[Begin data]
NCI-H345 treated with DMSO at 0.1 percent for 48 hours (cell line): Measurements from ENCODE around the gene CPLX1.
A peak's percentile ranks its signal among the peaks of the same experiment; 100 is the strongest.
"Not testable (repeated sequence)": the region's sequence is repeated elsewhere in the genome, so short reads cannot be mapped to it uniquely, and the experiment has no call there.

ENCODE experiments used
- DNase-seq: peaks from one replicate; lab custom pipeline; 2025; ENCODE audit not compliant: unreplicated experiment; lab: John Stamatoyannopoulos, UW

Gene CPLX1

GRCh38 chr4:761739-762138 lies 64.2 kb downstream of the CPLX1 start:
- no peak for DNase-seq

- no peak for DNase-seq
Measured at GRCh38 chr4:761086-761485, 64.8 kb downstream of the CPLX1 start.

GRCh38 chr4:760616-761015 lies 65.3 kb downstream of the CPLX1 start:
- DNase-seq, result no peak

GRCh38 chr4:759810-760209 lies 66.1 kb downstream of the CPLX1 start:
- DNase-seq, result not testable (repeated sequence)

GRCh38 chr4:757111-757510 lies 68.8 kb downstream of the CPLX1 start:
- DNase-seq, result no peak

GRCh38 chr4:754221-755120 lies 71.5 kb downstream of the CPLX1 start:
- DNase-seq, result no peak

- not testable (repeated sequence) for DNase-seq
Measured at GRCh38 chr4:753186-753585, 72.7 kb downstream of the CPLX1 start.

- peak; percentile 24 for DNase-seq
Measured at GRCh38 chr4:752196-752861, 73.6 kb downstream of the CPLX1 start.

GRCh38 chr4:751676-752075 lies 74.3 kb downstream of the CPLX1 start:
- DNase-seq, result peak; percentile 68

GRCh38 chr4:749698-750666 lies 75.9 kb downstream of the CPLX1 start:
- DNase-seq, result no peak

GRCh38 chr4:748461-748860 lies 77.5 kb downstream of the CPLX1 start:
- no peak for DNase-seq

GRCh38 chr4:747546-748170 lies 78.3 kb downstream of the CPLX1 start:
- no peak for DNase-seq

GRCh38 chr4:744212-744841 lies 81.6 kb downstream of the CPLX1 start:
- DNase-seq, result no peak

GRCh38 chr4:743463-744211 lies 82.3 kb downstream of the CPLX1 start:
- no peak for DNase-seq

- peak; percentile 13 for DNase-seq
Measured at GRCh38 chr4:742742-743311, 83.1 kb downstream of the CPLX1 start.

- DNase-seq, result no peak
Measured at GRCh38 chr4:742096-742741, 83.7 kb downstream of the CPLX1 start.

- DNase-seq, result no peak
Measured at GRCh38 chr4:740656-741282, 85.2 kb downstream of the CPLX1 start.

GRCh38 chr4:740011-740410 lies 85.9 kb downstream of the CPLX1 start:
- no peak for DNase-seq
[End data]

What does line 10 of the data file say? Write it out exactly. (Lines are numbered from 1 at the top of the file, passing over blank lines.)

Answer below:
Measured at GRCh38 chr4:761086-761485, 64.8 kb downstream of the CPLX1 start.